This chart shows a variety of the benefits seen by organic farmers upon switching, as well as their reasoning (https://www.ers.usda.gov/amber-waves/2011/september/organic-apple/). An organically grown domestic apple, though still containing traces of DCPA, an herbicide, contains only .01 micrograms. A sample of conventionally-grown domestic apples were found to have .20 micrograms of DCPA residue, which is quite worrisome (http://www.whatsonmyfood.org/level.jsp?food=AP&pesticide=134 What’s On My Food). Conventionally farming exponentially increases the amount of pesticides and herbicides that are required to produce food. As I’ve discussed, the pesticides that could be avoided by organically farming would be extremely environmentally beneficial, and could slow some of the harm that has been kick-started previously by traditional agricultural methods. I personally eat at least one apple every day. If I were to switch solely to organic apples, the amount of DCPA residue that would be found on my apples for a year would only be 3.65 micrograms. If I still fastidiously only consumed conventionally farmed apples, the amount would be hugely more disruptive, at 73 micrograms. If we broadly assume that half of the country’s population consumes at least one apple a day, then that leads us to 10,950 grams of just residue from one very particular kind of herbicide, solely on apples every year.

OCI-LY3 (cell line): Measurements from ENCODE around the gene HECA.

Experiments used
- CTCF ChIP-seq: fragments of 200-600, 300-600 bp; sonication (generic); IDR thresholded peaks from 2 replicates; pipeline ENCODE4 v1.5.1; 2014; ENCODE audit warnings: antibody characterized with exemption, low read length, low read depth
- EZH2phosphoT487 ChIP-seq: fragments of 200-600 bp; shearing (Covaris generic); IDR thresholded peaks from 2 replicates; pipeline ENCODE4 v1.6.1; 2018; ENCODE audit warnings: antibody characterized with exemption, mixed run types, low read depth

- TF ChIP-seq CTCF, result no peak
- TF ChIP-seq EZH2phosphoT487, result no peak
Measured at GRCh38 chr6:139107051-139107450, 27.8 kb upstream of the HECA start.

$.2 \text {micrograms} \times 365 \text {days} \times \frac {1 \text {gram}}{1000000 \text {micrograms}} \times 150,000,000 \text {people} = 10,950 \text {grams}$